Having tried when he left university to become a journalist — rejected by The Times’ trainee scheme and The Economist after a disastrous interview — it seems that Osborne kept the light of his ambitions alive even as he climbed from Conservative spad to Conservative candidate to youngest Conservative MP in the house to absurdly young and absurdly destructive Chancellor of the Exchequer.
Emily Sheffield proving that if you’re rich you can dress like the ageing owner of a failing antiques shop.
Osborne’s replacement as Standard editor is Emily Sheffield… David Cameron’s sister-in-law. His departure from the role and symbolic bumping upstairs to become Editor-in-Chief, for entirely cosmetic reasons, was inevitable as he pushed the Standard to a monthly loss of £1 million, admittedly not helped by the pandemic.
While he occupied the Evening Standard editor’s chair, Osborne blurred the lines between commerce and journalism so much that reading the paper started to feel like a sadistic eye test conducted by an optician obsessed with Ayn Rand. In 2018, a ludicrously positive interview with Uber’s chief executive didn’t note that it was part of the £3 million advertising deal, while Google benefitted from positive editorials, even as its efforts across the world rat fuck journalism in every possible way.
But Osborne’s time at the Standard has reputation washed him enough and added the necessary patina of professional journalism experience to make him becoming Chairman of the BBC a possibility. While his name being put in the frame could be more dead catting from the Boris Johnson administration, a group of people who have killed so many metaphorical cats they’re banging on Shroedinger’s door, I wouldn’t be so sure. Osborne has treated the Boris Johnson administration relatively kindly at the Standard and Lebedev is extremely close friends with the Prime Minister.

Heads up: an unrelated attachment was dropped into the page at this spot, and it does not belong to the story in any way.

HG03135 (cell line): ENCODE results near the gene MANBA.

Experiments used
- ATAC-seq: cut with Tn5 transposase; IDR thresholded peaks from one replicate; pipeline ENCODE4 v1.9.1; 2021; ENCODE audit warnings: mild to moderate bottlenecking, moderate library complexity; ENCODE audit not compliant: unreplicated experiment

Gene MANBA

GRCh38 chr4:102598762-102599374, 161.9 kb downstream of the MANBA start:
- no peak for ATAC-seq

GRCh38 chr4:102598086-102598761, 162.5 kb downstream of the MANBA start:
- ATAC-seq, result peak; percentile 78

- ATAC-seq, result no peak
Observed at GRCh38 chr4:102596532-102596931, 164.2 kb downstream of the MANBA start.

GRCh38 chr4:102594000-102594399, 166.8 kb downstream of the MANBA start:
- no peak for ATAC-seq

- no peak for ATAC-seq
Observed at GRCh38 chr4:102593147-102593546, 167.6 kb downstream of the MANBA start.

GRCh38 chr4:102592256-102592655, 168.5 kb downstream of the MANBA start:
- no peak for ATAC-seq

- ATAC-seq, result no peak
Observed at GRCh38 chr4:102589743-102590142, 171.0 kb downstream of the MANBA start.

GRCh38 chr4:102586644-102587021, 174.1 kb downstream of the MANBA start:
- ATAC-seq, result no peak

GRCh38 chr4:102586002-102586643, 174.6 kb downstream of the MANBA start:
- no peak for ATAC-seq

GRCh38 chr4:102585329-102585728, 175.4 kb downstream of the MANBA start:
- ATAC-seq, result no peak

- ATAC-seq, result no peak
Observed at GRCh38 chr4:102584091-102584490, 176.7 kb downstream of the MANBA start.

The Daily Telegraph is the source of the latest rumours and was, of course, the Prime Minister’s prime source of income, paying him £275,000 a year for a weekly column of half-digested Latin, racist dog-whistling, and outright bullshit. The Daily Telegraph remains a solid conduit for government fuckery so I would not be too quick to dismiss the notion of Osborne at the BBC.
David Clementi, the BBC current chairman, is due to step down when his term in office ends in February, after overseeing the coronation of former Conservative Party council candidate Tim Davie as the new Director-General. Sources in government and the civil service say that formal recruitment processes for the Chair’s post haven’t begun yet, but I wonder if any real formal recruitment process will. I suspect if Osborne wants the job then it will be his.
With Osborne in the Chair’s… uh… chair and Davie as Director-General, the BBC will be completely secured by the Conservatives. It will allow them to begin a more thorough defenestration of voices they don’t like, and a hollowing out of all that makes the BBC worthwhile and interesting. Expect to see parts of the BBC sold off to commercial broadcasters and the News output to continue to drift rightwards with spurious claims that this is simply imposing balance.
Will George Osborne follow his Mr Benn tendencies and help himself to another hat? I won’t be surprised, but I will be horrified.